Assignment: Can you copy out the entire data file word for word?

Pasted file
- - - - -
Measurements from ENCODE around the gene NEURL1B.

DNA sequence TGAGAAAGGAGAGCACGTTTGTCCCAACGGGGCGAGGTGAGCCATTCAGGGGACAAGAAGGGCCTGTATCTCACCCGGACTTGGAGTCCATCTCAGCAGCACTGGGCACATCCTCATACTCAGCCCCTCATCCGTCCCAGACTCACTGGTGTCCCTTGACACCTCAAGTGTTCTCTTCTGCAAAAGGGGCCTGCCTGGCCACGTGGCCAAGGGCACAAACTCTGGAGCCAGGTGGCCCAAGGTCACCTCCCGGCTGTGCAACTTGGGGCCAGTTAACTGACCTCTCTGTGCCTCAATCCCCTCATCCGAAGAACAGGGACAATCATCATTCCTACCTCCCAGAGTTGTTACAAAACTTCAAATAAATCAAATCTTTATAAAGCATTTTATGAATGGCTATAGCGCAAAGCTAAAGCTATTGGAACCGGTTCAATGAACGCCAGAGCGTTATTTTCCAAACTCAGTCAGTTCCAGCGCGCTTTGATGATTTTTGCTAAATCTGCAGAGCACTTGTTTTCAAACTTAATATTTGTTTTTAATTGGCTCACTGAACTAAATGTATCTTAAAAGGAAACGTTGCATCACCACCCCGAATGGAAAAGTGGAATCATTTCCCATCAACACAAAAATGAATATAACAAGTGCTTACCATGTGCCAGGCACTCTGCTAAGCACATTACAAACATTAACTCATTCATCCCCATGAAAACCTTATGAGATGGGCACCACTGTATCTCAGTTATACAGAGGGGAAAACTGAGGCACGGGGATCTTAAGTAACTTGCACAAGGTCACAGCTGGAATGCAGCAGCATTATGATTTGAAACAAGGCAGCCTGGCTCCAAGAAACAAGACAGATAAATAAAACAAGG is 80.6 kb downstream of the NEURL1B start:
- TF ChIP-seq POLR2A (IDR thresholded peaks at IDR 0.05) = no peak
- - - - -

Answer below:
Measurements from ENCODE around the gene NEURL1B.

DNA sequence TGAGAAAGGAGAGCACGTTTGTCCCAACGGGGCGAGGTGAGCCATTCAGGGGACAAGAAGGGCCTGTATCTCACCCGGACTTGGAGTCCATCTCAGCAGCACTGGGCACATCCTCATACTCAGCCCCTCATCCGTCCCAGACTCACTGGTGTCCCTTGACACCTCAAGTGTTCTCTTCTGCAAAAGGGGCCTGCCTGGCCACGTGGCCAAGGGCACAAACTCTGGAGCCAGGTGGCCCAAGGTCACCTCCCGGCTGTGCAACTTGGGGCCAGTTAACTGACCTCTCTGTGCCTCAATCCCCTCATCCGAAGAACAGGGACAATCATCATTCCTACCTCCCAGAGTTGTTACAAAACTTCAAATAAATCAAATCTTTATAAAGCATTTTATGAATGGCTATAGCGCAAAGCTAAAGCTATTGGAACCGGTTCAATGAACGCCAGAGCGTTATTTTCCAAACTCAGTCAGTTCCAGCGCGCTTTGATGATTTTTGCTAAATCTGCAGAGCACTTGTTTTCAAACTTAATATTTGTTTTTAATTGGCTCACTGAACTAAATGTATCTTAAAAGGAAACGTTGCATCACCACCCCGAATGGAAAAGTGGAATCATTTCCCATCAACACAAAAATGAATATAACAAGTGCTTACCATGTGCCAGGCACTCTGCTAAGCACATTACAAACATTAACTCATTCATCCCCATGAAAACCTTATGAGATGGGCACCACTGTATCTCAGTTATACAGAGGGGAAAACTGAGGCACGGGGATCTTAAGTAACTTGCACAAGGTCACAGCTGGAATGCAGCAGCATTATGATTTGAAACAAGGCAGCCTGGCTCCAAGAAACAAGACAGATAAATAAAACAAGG is 80.6 kb downstream of the NEURL1B start:
- TF ChIP-seq POLR2A (IDR thresholded peaks at IDR 0.05) = no peak